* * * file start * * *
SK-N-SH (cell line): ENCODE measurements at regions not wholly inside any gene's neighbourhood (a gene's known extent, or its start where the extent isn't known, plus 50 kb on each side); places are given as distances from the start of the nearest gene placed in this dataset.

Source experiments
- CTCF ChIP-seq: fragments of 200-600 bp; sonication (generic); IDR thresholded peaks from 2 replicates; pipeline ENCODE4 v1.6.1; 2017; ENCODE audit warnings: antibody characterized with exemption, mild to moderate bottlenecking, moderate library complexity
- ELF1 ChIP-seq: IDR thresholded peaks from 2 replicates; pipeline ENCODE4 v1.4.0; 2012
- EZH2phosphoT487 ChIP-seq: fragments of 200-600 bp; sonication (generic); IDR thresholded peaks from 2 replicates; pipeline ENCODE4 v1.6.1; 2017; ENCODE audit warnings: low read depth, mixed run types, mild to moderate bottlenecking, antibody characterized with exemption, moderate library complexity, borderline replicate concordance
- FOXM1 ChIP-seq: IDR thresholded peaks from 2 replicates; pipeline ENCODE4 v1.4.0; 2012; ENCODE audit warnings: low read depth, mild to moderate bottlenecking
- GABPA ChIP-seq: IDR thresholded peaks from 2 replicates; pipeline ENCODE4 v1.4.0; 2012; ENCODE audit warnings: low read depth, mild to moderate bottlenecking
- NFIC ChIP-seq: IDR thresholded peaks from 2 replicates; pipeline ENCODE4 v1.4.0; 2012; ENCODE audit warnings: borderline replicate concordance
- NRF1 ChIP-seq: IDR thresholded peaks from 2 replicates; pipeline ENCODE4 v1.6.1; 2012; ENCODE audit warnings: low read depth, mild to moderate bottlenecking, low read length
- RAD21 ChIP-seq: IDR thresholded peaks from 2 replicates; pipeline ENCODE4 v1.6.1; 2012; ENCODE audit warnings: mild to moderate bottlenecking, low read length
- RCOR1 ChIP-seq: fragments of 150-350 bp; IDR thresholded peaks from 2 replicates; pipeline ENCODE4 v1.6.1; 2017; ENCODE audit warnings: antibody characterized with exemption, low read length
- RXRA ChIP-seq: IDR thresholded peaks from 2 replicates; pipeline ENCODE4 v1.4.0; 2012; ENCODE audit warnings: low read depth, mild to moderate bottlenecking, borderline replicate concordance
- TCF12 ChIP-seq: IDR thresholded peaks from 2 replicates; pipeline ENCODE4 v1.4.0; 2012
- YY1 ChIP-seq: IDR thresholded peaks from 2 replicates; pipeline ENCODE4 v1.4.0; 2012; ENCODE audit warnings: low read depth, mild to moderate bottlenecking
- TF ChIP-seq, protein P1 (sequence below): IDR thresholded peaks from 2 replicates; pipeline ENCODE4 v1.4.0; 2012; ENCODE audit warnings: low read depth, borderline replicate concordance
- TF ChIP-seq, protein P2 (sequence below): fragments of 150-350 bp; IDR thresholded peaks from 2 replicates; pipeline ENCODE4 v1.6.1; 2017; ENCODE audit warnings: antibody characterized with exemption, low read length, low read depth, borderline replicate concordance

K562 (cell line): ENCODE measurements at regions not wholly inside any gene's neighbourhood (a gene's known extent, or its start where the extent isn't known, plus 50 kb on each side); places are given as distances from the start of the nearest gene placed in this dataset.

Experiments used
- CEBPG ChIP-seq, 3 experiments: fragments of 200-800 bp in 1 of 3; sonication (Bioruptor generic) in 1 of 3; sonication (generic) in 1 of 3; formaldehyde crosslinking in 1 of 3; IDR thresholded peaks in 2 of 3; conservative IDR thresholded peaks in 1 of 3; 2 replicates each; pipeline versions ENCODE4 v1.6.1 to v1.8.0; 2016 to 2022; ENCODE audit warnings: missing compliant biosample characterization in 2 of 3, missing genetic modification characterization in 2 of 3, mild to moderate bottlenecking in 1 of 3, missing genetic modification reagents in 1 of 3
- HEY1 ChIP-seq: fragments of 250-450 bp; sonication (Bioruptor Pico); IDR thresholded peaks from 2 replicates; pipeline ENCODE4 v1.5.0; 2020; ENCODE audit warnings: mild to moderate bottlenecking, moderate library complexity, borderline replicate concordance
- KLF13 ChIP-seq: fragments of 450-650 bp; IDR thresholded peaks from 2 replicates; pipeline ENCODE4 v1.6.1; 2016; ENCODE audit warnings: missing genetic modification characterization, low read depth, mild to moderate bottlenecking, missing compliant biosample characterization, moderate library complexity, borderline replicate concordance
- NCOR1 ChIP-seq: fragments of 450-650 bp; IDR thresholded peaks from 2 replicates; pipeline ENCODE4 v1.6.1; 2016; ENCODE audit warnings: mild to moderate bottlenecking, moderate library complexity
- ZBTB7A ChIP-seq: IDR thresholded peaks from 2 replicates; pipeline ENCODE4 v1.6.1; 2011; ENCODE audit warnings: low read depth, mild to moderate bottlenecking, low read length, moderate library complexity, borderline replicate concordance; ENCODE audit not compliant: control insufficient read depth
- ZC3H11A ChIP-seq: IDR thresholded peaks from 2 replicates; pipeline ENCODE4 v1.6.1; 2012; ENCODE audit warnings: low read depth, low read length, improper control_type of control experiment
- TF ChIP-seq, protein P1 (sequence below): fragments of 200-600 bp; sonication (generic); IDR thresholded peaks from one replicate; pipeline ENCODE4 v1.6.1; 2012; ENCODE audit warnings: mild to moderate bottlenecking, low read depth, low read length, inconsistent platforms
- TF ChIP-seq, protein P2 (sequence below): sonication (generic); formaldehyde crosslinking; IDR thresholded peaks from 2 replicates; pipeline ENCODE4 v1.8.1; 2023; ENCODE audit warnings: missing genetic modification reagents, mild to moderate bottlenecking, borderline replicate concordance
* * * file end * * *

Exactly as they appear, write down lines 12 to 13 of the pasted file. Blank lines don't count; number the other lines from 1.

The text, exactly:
- RXRA ChIP-seq: IDR thresholded peaks from 2 replicates; pipeline ENCODE4 v1.4.0; 2012; ENCODE audit warnings: low read depth, mild to moderate bottlenecking, borderline replicate concordance
- TCF12 ChIP-seq: IDR thresholded peaks from 2 replicates; pipeline ENCODE4 v1.4.0; 2012